Playing with characters
In 2006, when I was 14 years old, I set my first foot on Chinese ground in Shanghai. I remember being amazed by the amount of colors, lights, people, billboards, and especially all the characters everywhere around me. The idea so many people could read these ‘pictures’ and have a common understanding of their meaning made me dazzle. Let alone they could make songs, rhymes, poems, etc. with these complicated ‘pictures’. “If their language is already so different than ours” – I pondered, “What more secrets can be discovered in this foreign culture?” Later, I learned that less than 30 years ago, cities in China did not look this colorful and lively at all.
Since 1978, China allowed commercial papers, magazines and television stations which were fully financed by advertisement. From that time, China’s graphic design history began to take shape. Compared to the west, China is relatively late with the development of graphic design, because before the ‘open gate’ policy, most design was in the form of propaganda of communism. Except for Japan, the styles of advertisement design in Asia have a western influence. However, as is very common for design, it remains strongly culturally bound. Advertising can be seen as a reflection of consumers’ culture. When analyzing several advertisements from China, these cultural aspects became quite clear. As illustrated below, differences in advertisement styles from the Netherlands and China are also very obvious. Strong contradictions exist in, for example, the use of colors and amount of applied graphics and text. Specifically characters are very suitable for creative expression. It goes without saying Chinese use characters in many creative ways with only one thing that matters: overall feeling. In contrast to the Netherlands, China is a high-context culture. For this reason literal visuals and texts are used in Dutch communications, whereas in China symbolic visuals and the ‘unspoken’ words are more important.
Lost in translation
Text in this advertisement from Starbucks rhymes and contains rhythm, it sounds very pleasant and the characters are pretty. The first four characters end with ‘xiang’, the second four end with ‘an’. In making an attempt to give a translation, the result was: ‘coffee odour spreads, floats, and the strong feeling (passion) reaches both sides (coasts)’. Could it be the translation of the American Starbucks slogan ‘Love is in the air and it smells like coffee’? Time to consult a native Chinese speaker. Anyway, trying to make sense out of such slogans in another language will certainly be a lost in translation.
In this advertisement a typical Dutch way of communication is obvious. It says: ‘More coffee in your coffee’ and with it Starbucks offers an extra free espresso in your drink. Could there be a more direct way of making this clear? No fancy rhymes or double meanings whatsoever. Even Google Translate provides the right interpretation.
Value the message
The Dutch company Groenten FruitHuis values open communication towards customers to let them know where their fruit and vegetables come from, hence it is very important to adjust promotion in China in order to deliver the message clearly. Some keywords that are related to Chinese advertising appeal are technological, status, enjoyment, vain, natural, effective, youth, joyful, traditional, and family. Next to this, Chinese prefer a soft approach, especially with symbolic values and focus on group and consensus when communicating to the mass.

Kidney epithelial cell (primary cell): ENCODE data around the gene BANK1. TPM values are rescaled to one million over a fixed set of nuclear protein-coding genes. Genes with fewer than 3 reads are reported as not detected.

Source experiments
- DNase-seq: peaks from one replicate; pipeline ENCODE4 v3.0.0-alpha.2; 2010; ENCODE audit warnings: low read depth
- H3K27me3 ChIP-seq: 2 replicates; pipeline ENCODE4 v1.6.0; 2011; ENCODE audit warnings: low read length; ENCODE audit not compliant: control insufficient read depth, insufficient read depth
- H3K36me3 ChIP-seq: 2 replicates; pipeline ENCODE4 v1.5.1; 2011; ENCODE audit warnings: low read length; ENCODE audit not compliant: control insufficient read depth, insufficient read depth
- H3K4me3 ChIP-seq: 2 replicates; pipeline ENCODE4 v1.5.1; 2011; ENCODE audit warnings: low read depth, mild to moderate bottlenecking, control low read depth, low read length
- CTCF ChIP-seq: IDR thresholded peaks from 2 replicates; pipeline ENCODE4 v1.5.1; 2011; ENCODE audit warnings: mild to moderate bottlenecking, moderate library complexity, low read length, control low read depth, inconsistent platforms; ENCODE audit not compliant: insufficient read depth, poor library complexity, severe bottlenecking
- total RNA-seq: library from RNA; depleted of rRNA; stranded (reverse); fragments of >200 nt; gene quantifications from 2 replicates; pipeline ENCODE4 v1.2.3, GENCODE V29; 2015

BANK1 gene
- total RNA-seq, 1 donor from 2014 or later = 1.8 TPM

Trust communication, keep reputation
The Netherlands is ranked as number one exporter of fresh vegetables and number four of fresh fruit. Luckily for Groenten FruitHuis, Chinese become increasingly aware of food safety and favor imported and biological products, although this also means a huge responsibility for the Dutch company. They have to maintain a good reputation, because just like the baby food scandal in China proofed: once it is gone, it is always gone, no matter who was to blame. To make this clearer, would you ever consume the delicacy shark fin soup again if you knew what kind of bloody business lies behind it? It happened in Japan, shark fins were cut off before the sharks were thrown back into the sea. This is just one small example of food scandals happening in the world. Once, there was an era where these kind of scandals stayed local. But nowadays, with the Internet and specifically social media, things can hardly be kept a secret. In times of crisis, it is absolutely crucial to be prepared and have good crisis communication to protect the company. The four phases companies normally go through when something like this happens is 1. Ignore the problem; 2. Fight; 3. Explain; 4. Comply with pressure groups. Remember, it is all about trust and good communication with stakeholders. Sooner or later, businesses without conscience will be discovered and they will not be tolerated.
This picture makes clear that the export of Dutch fruit and vegetables to China was growing between 2011 and 2013. The green color indicates an increase in export, while the red color means a decrease.
In 2014, I visited China again to study in Tianjin. China was partly familiar to me, but also very unfamiliar in many ways. I was amazed by the way Chinese interaction had developed to a new dimension. Very soon I found out I could not communicate easily with my classmates and Chinese friends if I did not have ‘WeChat’. Every Chinese at every level of society uses this application for literally anything. With regard to promotion, WeChat offers immense possibilities for companies. Consequently, it will be necessary and at the same time an enormous challenge for Groenten FruitHuis to discover a way to apply a different style of promotion, while also using different channels.
Detachment and Unification: A Chinese Graphic Design History in Greater China Since 1979, Wendy Siuyi Wong (link)